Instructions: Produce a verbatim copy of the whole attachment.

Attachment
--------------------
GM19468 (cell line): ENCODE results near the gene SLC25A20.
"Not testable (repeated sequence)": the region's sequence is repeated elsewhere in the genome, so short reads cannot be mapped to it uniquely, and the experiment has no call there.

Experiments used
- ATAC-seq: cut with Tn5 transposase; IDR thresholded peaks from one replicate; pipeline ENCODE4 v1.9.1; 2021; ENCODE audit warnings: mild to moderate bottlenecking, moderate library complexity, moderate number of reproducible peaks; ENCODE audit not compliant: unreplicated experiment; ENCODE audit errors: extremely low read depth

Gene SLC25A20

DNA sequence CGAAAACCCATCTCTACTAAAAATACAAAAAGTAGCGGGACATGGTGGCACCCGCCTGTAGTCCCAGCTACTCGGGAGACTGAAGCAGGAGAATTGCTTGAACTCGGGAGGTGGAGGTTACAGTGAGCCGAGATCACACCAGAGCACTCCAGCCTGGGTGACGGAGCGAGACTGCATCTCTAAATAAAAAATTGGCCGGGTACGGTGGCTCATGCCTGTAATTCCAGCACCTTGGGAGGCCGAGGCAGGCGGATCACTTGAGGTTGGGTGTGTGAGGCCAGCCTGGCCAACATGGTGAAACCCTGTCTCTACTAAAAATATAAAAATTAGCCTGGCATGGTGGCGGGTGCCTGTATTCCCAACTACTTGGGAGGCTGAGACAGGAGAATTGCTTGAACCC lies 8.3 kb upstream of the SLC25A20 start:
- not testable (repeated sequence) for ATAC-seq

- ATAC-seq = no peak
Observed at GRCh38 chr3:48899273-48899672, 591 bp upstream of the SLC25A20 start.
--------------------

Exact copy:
GM19468 (cell line): ENCODE results near the gene SLC25A20.
"Not testable (repeated sequence)": the region's sequence is repeated elsewhere in the genome, so short reads cannot be mapped to it uniquely, and the experiment has no call there.

Experiments used
- ATAC-seq: cut with Tn5 transposase; IDR thresholded peaks from one replicate; pipeline ENCODE4 v1.9.1; 2021; ENCODE audit warnings: mild to moderate bottlenecking, moderate library complexity, moderate number of reproducible peaks; ENCODE audit not compliant: unreplicated experiment; ENCODE audit errors: extremely low read depth

Gene SLC25A20

DNA sequence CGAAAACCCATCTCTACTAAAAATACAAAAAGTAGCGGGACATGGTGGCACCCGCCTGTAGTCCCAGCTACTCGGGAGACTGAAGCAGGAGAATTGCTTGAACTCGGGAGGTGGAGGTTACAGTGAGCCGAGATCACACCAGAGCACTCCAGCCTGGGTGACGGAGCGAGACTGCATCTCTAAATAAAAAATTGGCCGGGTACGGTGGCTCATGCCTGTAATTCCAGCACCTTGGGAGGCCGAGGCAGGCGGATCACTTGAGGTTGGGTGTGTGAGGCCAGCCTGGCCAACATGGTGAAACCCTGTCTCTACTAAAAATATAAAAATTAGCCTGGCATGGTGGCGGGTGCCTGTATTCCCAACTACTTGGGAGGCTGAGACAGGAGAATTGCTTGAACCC lies 8.3 kb upstream of the SLC25A20 start:
- not testable (repeated sequence) for ATAC-seq

- ATAC-seq = no peak
Observed at GRCh38 chr3:48899273-48899672, 591 bp upstream of the SLC25A20 start.